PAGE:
The final blog talks a bit about enterprise IT, but many of the proffered advantages of the Start screen approach apply to the Start menu as well -- for example, the ability to remove items from the Start menu and lock it down. While the final version of Windows 8 will "support deployment scenarios that include Start screens with a layout of tiles that matches their business group's needs, allowing for an even greater number of pinned apps to be pre-defined for their users," it isn't at all clear that having more Start screen tiles will do anything to improve worker productivity. The ability to put 150 app tiles on a 27-inch monitor's Start screen just gives me a headache.
Before you haul out the tar and feathers, realize that all of this is changing. In the Developer Preview, you only see simple demo Metro apps, for example, but soon many of the apps you'll want to use all the time will be on the Start screen. That may make the black hole more appealing. Or maybe not. We're still in the Developer Preview -- not even in beta -- so anything can happen. But more and more people are starting to get worried that the black hole will ship in the final version of Windows 8.
(By the way, you can bring back the old Windows 7 Start menu in the Windows 8 Developer Preview. J. Peter Bruzzese's Enterprise Windows blog shows you how. Be aware of the fact that by filling in the black hole, you lose the ability to see the Metro tiles.)
Microsoft says that this debate about Start menu versus Start screen is "eerily like the debate in the 1980s over whether a mouse was a gimmick, a productivity time waster, or an innovation in the user experience." I disagree. The debate is a whole lot more like the one over the ribbon in Office 2007. (Full disclosure: I don't like the ribbon, and I never have.) In that case, Microsoft made a wholesale change to the user interface, throwing away a perfectly usable -- but arguably less capable -- interface that millions knew, replacing it with a new interface that threw everyone into months of therapy.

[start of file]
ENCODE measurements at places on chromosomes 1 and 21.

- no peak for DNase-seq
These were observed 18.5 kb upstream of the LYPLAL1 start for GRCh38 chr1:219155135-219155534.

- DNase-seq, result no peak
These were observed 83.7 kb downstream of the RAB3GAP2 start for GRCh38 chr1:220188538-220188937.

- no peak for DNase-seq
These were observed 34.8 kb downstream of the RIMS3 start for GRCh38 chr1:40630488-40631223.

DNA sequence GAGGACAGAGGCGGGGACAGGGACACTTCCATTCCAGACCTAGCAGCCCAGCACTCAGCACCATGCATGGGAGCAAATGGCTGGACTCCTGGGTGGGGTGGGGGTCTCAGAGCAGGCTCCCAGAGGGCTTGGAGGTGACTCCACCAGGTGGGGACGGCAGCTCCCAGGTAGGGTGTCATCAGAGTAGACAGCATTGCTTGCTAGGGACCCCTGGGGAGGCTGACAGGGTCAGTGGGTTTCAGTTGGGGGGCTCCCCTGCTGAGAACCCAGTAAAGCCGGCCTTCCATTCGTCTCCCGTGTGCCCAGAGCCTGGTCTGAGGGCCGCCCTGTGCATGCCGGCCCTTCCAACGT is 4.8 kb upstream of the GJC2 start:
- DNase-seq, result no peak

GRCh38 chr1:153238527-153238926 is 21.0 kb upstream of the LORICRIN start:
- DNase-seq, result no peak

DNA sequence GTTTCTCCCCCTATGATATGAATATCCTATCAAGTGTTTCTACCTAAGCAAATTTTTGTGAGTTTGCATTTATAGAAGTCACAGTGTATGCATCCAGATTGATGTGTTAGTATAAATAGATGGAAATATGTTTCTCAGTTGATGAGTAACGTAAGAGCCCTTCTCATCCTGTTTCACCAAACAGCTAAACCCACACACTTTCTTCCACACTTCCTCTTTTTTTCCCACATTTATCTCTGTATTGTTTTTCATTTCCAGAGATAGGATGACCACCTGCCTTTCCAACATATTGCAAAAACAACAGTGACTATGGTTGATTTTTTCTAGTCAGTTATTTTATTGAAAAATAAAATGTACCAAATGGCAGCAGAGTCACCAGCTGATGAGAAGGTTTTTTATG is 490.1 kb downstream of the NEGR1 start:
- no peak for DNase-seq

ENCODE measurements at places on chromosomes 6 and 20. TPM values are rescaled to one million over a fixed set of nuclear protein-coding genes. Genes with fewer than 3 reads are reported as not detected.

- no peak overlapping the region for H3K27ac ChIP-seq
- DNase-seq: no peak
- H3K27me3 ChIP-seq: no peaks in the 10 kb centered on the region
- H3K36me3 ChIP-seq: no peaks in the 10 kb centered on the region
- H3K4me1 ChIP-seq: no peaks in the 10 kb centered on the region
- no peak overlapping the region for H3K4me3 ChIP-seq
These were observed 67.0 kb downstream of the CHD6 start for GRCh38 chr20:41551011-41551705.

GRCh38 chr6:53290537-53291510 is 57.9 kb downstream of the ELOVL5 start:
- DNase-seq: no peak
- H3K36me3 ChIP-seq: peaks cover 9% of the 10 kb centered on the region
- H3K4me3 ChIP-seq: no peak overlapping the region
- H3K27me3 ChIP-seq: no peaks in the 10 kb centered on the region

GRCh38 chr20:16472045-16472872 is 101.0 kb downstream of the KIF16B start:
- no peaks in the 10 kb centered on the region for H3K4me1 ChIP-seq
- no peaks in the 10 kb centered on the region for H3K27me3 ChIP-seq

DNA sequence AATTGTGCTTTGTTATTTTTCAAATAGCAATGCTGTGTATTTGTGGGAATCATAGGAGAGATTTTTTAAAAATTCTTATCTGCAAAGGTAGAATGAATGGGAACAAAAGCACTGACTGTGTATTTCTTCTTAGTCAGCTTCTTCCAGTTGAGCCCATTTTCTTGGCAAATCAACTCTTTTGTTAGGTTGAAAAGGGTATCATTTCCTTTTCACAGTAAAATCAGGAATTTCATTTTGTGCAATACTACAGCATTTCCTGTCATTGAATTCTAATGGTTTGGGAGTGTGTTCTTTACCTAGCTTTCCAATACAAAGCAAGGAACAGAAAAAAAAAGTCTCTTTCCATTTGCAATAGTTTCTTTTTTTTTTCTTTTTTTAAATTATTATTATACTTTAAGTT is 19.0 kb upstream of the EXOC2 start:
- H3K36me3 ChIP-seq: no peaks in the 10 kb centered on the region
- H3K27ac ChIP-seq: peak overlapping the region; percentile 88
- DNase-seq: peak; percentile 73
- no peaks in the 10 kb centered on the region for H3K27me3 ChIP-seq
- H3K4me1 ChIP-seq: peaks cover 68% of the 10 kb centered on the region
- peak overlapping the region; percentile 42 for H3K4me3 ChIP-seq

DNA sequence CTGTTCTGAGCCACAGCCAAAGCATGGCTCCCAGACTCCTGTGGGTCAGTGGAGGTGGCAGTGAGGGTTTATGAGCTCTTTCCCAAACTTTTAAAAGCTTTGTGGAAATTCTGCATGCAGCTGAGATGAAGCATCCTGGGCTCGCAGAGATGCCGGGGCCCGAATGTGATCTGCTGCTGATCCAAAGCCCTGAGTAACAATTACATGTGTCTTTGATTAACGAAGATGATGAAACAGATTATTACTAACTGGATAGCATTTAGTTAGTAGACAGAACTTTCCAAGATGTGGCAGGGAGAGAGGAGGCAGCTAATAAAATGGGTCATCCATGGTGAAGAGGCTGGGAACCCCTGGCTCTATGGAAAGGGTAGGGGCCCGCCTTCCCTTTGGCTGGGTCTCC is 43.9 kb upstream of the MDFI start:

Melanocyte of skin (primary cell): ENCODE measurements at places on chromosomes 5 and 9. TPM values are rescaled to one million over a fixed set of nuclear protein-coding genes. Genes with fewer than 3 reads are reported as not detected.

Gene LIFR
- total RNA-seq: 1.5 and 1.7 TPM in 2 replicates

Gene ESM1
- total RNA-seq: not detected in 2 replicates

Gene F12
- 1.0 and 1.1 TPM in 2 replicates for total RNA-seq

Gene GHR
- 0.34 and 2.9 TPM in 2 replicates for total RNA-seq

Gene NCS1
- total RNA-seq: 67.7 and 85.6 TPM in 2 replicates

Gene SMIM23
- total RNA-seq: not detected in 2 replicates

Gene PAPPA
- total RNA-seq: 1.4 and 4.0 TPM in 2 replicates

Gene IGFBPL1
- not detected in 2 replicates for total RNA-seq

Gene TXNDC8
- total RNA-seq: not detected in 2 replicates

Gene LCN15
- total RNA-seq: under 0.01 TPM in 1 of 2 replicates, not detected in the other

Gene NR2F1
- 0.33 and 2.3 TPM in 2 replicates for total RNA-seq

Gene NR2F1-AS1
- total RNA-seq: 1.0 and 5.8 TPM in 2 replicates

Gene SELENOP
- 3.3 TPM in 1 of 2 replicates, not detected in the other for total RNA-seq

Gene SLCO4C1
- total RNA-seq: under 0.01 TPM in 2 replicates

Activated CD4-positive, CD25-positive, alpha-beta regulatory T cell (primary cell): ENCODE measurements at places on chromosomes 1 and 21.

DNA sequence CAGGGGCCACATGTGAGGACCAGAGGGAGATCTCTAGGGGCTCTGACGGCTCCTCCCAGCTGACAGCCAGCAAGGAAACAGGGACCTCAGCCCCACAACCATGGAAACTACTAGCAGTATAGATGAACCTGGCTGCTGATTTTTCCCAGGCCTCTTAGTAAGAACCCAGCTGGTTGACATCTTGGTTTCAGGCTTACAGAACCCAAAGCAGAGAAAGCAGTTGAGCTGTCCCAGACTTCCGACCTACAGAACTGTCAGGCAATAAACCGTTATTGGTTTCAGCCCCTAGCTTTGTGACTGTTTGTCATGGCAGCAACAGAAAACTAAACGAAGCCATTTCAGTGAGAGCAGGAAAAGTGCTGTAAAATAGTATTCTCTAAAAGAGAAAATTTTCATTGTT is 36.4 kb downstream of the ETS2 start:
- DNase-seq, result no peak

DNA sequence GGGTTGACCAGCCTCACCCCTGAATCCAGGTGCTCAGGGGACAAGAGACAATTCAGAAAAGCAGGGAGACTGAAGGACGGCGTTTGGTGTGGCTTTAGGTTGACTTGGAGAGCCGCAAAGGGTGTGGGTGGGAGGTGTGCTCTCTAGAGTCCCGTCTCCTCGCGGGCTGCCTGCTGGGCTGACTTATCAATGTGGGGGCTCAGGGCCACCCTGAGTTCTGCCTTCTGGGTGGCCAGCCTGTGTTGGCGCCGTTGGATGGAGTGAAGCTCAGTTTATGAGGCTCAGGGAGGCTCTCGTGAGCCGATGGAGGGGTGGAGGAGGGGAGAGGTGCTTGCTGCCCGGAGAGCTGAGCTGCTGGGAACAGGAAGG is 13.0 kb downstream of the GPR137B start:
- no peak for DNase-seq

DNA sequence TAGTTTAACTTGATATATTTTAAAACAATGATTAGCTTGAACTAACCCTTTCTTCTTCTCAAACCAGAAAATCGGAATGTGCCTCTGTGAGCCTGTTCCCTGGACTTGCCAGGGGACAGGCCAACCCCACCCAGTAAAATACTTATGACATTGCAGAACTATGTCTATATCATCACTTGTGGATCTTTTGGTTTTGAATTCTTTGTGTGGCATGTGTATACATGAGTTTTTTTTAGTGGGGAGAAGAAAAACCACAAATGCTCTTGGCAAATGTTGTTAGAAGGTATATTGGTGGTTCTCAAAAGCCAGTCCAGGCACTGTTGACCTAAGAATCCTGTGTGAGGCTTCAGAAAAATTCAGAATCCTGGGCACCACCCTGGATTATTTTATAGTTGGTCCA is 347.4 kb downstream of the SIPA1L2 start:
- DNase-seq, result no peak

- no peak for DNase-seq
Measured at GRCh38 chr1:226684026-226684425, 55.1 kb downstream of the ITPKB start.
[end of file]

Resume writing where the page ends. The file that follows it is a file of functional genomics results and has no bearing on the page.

I hope and pray that the current Windows 8 management team learned a bitter lesson from the Office 2007 team. (I say that realizing fully that they're basically the same people.) Office 2007 sales took a hard hit because enterprises -- and, to a lesser degree, individuals -- didn't want to learn the new interface. It would've been trivially easy for Microsoft to build Office 2007 with both the ribbon and an option to switch the old menus back on. Microsoft didn't, and it lost a lot of sales because of that decision.
Even if the Start screen is the greatest thing since object-oriented programming, Microsoft still needs to give us an option to bring the old Start menu back. It doesn't need to be pretty. It doesn't need to do anything different. It doesn't even need to link to the Metro, er, Start screen apps. It just has to be there. Give us a chance to use both the Start menu and the Start screen, and let us make the transition at our own pace.
This story, "The death of the Start menu: Microsoft's defense goes into high gear," was originally published at InfoWorld.com. Get the first word on what the important tech news really means with the InfoWorld Tech Watch blog. For the latest developments in business technology news, follow InfoWorld.com on Twitter.